Classroom grant

Susan Eriksen-Meier presents Colter Elementary School librarian Melissa Snider with a Teton County Education Foundation Classroom Grant Recipient sign to hang in her library Monday at the school. The grant, funded by private donors, the Community Foundation of Jackson Hole and the Teton County Education Foundation, will allow 1,112 students to take home a book from this year’s book fair.

Each year teachers request money for projects that fall outside the school district’s core budget.

If they’re lucky their creative ideas will be supported by the Teton County Education Foundation classroom grants program. The foundation is a nonprofit that operates as the fundraising arm of Teton County School District No. 1.

Susan Eriksen-Meier, the foundation’s executive director, said this year’s total classroom grants request is almost twice the amount given out last year. The foundation received 46 applications from teachers this fall, totaling $43,379 in requests. Roughly half the requests, a total of $19,717, will be awarded.

“The real energy about the classroom grants is that it supports teacher-initiated projects,” Eriksen-Meier said. “We want to make sure teachers know that they’re loved by the community.”

In total 24 teachers’ pitches — and countless students — won grant funding. Monetary amounts range from $100 to $7,800 for myriad projects.

Two $1,000 grants were awarded to each in-town elementary school Parent Teacher Organization to support classroom efforts to create flexible seating arrangements. The money will go to purchase bouncy balls, pedal desks, rubber bands and other tools that help squirmy elementary students stay focused in class.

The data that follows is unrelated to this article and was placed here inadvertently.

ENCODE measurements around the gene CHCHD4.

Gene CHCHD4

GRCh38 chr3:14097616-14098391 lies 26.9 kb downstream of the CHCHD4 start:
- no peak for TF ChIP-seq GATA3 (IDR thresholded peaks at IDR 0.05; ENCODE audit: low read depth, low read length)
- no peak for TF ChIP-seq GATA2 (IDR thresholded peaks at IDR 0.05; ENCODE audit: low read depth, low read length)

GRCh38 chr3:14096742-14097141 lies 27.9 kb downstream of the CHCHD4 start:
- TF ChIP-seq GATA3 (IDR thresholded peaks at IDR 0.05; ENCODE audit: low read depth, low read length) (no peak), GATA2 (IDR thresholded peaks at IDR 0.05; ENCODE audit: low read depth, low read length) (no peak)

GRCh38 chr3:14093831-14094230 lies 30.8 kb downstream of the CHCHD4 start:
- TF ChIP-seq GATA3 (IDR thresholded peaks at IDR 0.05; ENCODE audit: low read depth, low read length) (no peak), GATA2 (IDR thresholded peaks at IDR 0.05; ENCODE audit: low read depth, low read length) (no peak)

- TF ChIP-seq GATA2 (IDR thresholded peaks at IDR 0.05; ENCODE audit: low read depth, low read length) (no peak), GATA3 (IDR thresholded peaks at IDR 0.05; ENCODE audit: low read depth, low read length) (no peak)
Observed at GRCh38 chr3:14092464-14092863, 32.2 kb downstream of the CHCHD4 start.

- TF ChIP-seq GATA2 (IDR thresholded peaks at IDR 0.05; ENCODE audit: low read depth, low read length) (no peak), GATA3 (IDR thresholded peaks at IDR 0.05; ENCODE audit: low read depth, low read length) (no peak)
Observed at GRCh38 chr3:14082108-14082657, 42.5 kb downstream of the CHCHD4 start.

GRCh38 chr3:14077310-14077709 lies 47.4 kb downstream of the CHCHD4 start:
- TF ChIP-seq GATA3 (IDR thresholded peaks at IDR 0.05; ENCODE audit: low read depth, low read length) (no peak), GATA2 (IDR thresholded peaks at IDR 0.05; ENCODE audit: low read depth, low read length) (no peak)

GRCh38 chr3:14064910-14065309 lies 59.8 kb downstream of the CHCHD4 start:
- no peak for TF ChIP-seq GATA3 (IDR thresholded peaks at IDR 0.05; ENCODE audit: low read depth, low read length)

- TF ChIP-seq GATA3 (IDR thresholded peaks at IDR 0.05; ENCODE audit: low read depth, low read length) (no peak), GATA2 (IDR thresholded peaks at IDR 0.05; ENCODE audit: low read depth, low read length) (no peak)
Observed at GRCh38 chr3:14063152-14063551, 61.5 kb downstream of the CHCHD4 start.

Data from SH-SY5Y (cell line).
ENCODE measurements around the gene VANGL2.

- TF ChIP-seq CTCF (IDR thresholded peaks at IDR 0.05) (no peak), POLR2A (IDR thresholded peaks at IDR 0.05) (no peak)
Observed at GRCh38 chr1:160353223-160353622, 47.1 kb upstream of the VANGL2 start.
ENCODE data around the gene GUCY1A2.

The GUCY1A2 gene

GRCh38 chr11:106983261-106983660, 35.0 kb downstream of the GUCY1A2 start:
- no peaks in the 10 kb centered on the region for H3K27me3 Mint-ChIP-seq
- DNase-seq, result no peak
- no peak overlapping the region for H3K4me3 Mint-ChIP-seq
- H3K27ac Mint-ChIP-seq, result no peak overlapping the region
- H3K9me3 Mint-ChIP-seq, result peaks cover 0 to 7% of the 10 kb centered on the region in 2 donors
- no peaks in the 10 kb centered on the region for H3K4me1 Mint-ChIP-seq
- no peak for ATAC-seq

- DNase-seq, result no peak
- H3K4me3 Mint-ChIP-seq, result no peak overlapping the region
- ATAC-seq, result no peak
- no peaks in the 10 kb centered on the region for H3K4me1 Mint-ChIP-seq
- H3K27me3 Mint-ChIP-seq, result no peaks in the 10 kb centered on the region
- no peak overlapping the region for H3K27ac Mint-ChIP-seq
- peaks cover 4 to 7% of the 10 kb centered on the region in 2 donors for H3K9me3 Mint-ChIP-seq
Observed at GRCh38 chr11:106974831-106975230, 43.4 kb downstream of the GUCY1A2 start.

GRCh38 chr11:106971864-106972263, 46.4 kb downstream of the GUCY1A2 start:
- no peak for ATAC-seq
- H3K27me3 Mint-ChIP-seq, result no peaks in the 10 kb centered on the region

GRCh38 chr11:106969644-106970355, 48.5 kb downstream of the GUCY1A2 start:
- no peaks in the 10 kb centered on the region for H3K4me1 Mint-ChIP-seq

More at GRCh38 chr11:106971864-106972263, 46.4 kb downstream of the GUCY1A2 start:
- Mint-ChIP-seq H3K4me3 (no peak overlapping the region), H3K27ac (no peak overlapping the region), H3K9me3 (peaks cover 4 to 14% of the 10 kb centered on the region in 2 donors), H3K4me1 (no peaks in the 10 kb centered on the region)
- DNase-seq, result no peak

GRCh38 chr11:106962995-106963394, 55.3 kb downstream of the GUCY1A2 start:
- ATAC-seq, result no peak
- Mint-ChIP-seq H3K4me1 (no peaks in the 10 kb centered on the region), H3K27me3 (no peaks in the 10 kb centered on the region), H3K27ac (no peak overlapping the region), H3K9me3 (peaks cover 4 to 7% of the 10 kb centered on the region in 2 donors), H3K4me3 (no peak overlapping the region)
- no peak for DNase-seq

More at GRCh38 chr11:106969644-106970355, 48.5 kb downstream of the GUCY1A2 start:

Other classroom-specific projects include field trips to the Jackson Hole Children’s Museum, partnering with Wyoming Stargazing, sending the Jackson Hole High School culinary team to a national competition, LEGO Robotics programming, a ukulele program in elementary schools, sustainability and the seventh-grade Medieval Faire. A list of all the projects is attached to this story online.

Opportunities for real-life learning experiences are present throughout the list of grant recipients.

“That’s how learning permeates,” Eriksen-Meier said.

The project with the largest price tag is librarians Allie Gillen and Melissa Snider’s annual “a book in every home” book fair, with a requested $7,800 to serve 1,112 Jackson and Colter elementary school students.

The project is funded through three sources and is one of the elementary school libraries’ most important schoolwide literacy events. The book fairs, held during parent-teacher conferences, encourage families to pick out books together. Private donors originally stepped in to offer $7 annually for every student at Colter to purchase a book.

But with in-town elementary schools each reconfiguring to be kindergarten through fifth grade this year, Snider and Gillen wanted to expand the funding for every student.

“What we care about is that teachers get what they need for students,” Eriksen-Meier said. “And our donors want to impact student needs as efficiently as possible.”

The role of the Education Foundation is almost certain to grow in the years to come. It started in the late 1980s as a way to manage money coming from the Snake River Sporting Club exaction parcel because the school district couldn’t receive the money directly. Over the past five years it has raised almost a million dollars to help students. In addition to the classroom grants the foundation’s 2017-18 initiatives include STEAM (science, technology, engineering, art and math) programming and a live performance fund.

Eriksen-Meier and the rest of the Education Foundation are paying close attention to school finance talks, like the Select Committee on School Finance Recalibration meetings on Jan. 29 and 30 in Cheyenne. Funding public education is expected to be much discussed during the Wyoming Legislature’s 2018 budget session, which convenes on Feb. 12.

Eriksen-Meier said that they were watching education funding issues “very closely” but that it’s hard to raise funds at this point since they don’t know what, exactly, to be fundraising for.

“That’s the reason we’re fastidious about defining need,” she said. “Because we know the need is going to grow.”

Contact Kylie Mohr at 732-7079, or @JHNGschools.

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